ELUCID is best known these days as one-half of the feted firebrand hip-hop duo Armand Hammer with fellow MC billy woods. The New York group’s four critically-acclaimed LPs are epitomized by booksmart, incendiary lyrics and progressive production. But ELUCID’s solo work, which dates all the way back to back to 2007’s Smash & Grab, is just as rich and inventive.
While woods’s vocals are characterized by their punk-like intensity, ELUCID’s flow is agile and bending, often giving the impression his words are exploring the hidden nooks of whatever beat he’s rhyming over. As a lyricist, he packs his rhymes with a potent blend of sharp political barbs, religious imagery, and studious references to hip-hop tracks and tropes from years gone by. Beyond his rapping, ELUCID’s own production is daring, led by cavernous dub-influenced bass lines, and skillfully incorporating abrasive noise and dissonant free jazz. His music is as much a heady, hypnotic instrumental ride as it is a heavy lyrical lesson.
In salute to one of New York City’s most vital and creative hip-hop talents, we present this reverse chronological dig into six of the key releases in ELUCID’s fiery rap arsenal.
Every Egg I Cracked Today Was Double Yolked
In the liner notes to this 2019 release, ELUCID describes Every Egg I Cracked Today Was Double Yolked as, “a collection of meditations” that he wrote and produced on the fly. “A lot of those are just done maybe after a show, after a night out drinking at five in the morning, maybe stoned out of my mind, whatever mental state I may have been in after an event,” he says. “The intimacy shows along with the immediacy of creation in these songs.”
The core of the project hones in on ELUCID’s talent for chopping up samples and toying with loops. At times, a dub element vibrates through the its low end frequencies, with tracks like “Careen,” “A Great Many Wishes,” and “Spiderz” powered by monstrous, dominating bass lines. The latter track features a quote from Sun Ra that becomes a mantra for the album: “If you’re not a myth, whose reality are you?” ELUCID says Sun Ra’s line “speaks to a self-determination, a self-creation. I think about dreams and goals and hacking through to make those things a reality. It’s really a magical kind of a thought.” The quote also appears on ELUCID and Milo‘s collaborative Nostrum Grocers debut: “That’s a touchstone for both of us when we think about Sun Ra and humans as magical beings,” he says.
Every Egg I Cracked Today Was Double Yolked closes with ELUCID reciting from author Gwendolyn Brooks’ children’s book Aloneness. It’s a story he discovered in the weeks leading up to the birth of his son, while he was “delving into this world of children’s literature and getting the room ready and preparing books and making registries. She talks about the difference between being alone and lonely. It’s adult themes translated for children—I think it’s a masterful thing.”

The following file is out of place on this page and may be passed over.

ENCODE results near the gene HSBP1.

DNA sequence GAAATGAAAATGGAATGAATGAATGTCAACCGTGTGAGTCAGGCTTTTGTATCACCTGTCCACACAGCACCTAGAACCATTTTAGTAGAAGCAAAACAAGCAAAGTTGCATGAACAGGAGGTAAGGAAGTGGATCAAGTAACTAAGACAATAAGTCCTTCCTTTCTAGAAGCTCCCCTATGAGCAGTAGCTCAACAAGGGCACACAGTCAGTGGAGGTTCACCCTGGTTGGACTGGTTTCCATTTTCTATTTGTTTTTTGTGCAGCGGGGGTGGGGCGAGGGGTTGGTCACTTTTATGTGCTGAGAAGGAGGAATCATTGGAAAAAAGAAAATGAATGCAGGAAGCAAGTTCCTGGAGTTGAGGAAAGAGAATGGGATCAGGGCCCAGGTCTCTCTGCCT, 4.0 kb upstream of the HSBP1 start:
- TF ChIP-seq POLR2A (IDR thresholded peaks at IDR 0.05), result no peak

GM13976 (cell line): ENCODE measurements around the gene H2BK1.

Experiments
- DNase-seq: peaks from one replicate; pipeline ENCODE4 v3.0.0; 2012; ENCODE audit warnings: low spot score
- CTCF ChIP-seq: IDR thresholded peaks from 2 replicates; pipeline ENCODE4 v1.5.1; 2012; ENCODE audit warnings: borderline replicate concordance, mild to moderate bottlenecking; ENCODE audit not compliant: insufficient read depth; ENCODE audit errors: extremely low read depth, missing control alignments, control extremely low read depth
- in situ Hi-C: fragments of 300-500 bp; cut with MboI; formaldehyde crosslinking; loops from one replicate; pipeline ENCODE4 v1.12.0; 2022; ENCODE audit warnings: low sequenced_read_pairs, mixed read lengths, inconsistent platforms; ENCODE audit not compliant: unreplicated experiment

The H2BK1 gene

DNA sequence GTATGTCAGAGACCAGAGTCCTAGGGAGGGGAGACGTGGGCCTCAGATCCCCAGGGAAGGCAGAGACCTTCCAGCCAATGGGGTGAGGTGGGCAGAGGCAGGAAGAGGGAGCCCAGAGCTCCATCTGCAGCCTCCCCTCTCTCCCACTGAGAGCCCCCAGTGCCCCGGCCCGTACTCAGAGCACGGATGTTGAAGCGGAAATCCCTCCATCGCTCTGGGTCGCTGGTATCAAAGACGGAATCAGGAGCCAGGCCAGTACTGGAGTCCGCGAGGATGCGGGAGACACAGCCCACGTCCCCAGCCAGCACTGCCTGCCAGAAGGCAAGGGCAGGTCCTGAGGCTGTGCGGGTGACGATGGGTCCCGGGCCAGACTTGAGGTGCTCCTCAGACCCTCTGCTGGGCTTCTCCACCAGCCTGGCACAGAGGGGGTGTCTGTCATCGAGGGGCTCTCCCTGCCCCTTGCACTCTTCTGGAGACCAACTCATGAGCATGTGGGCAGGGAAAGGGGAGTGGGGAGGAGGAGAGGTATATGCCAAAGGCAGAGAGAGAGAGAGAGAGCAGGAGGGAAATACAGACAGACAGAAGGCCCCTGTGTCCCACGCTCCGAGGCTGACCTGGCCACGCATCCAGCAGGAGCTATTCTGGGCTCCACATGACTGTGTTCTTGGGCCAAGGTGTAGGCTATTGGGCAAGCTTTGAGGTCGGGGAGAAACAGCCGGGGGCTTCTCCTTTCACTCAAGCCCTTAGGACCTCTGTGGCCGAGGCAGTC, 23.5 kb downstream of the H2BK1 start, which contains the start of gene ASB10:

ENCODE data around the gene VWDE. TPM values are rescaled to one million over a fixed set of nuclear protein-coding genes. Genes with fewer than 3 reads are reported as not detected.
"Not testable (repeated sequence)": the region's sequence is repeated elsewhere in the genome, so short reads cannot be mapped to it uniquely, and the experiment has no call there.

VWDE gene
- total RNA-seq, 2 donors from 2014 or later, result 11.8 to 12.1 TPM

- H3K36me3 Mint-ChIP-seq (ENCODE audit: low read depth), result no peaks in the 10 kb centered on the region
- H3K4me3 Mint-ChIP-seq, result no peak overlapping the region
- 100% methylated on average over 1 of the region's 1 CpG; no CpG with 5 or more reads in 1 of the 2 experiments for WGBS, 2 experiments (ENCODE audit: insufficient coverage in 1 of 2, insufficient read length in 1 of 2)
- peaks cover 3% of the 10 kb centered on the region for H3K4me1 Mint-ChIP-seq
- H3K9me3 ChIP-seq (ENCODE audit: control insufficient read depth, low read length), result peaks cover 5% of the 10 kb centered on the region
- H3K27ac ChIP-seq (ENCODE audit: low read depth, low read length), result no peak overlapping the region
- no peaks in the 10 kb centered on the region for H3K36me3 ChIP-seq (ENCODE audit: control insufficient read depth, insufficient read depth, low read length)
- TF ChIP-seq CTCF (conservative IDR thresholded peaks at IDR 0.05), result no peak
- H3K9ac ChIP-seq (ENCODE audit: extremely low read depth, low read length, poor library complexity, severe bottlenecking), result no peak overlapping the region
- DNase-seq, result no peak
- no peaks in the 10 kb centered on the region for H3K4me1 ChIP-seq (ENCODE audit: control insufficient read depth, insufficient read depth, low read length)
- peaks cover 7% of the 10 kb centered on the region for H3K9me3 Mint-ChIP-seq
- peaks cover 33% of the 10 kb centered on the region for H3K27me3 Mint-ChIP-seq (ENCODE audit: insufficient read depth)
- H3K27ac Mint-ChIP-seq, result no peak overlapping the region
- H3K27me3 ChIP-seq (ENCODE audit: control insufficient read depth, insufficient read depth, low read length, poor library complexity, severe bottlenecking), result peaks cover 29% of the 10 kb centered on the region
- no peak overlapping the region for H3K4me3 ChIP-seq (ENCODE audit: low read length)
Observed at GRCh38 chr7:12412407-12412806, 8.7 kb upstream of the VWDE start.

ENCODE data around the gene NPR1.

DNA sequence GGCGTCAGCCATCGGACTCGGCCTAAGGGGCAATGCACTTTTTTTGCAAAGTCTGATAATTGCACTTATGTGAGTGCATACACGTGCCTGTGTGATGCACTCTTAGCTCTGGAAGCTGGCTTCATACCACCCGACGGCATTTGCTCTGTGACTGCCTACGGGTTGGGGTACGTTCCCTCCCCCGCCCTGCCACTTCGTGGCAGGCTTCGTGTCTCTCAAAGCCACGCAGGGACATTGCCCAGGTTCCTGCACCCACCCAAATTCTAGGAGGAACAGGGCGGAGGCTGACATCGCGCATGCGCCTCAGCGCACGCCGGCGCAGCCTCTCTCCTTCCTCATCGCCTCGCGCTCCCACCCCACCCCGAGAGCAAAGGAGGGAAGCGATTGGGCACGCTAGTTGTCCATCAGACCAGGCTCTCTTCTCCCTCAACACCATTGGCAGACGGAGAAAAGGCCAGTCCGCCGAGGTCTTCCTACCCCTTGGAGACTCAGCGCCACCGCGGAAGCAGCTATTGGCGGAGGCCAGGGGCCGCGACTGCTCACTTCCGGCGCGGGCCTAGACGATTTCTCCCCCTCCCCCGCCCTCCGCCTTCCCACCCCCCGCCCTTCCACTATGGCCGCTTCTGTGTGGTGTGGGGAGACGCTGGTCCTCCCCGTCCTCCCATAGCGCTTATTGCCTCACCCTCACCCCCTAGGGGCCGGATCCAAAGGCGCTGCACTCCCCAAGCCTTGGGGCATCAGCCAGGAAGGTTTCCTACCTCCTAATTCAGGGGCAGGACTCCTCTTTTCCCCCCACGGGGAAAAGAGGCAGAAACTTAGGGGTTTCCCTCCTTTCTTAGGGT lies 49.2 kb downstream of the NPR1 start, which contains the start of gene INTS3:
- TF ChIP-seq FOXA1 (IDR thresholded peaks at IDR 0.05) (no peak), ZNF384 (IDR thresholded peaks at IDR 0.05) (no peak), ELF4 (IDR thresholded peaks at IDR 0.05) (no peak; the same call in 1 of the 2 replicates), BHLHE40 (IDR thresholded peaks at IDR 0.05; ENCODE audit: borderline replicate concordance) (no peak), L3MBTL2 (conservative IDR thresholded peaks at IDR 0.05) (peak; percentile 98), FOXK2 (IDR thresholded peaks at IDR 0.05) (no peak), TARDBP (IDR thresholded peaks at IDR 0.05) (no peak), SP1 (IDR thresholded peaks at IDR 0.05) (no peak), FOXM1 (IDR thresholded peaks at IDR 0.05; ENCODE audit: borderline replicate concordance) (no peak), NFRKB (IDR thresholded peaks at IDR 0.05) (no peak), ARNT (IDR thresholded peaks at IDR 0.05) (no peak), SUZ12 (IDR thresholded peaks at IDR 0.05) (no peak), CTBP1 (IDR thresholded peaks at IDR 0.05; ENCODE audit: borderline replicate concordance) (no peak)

Shit Don’t Rhyme No More
“Originally, all the songs for this were made leading up to the first tour I did with Milo and JPEGMAFIA,” says ELUCID of his 2018 offering Shit Don’t Rhyme No More. He intended to sell the project as a cassette while on the road. When that plan didn’t come to fruition, he decided to release it digitally post-tour.
There’s a beguiling ebb and flow to the tone of the songs on the project, along with some deeply contemplative moments. For instance, Messiah Musik’s production for “Hyssop” nods to dreamy trip-hop; Ohbliv injects echo-inflected aquatic funk into “Lambskin;” and ELUCID’s own vision for “Rick Ross Moonwalk” ushers moody new wave influences into the mix, almost like a lost link back to Jneiro Jarel and Khujo Goodie’s sadly overlooked Willie Isz project. These songs are balanced by tracks that are noisier and more frantic, with a vibrant discordance and ELUCID’s searing lyrical tirades. “1010 Wins” opens with ELUCID reciting fragments of a Ghostface lyric before pivoting into fervent social commentary: “From the top down, who’s the real criminal? / I don’t have the privilege to think everything ain’t political.”
The title Shit Don’t Rhyme No More came about during “a crazy transitional period” for ELUCID. “I was in a whole new stage of life being a new dad, there were some relationship things going on, a housing issue, and just a lot of things that I thought I knew but I didn’t really know,” he says. “But I’m here, I made it—things are rhyming these days and it feels good.”
2017’s Bernadette is a score for a short movie filmed by the Danish arts crew SUPERFLEX. “I was growing in confidence with production, and wanted a new way of people hearing it versus just [releasing] another beat tape,” ELUCID says. When he discovered the short film—eight-and-a-half minutes of a car on fire—he thought back to a scene in the movie Waiting To Exhale, where a BMW burns in a driveway.
The compact score opens with a perky jazz loop that quickly morphs into bass-heavy drum patterns and spectral-sounding synth lines. As the album goes on, the music twists to match the visuals in the film, before ending with a snatch of a breakbeat and audience applause.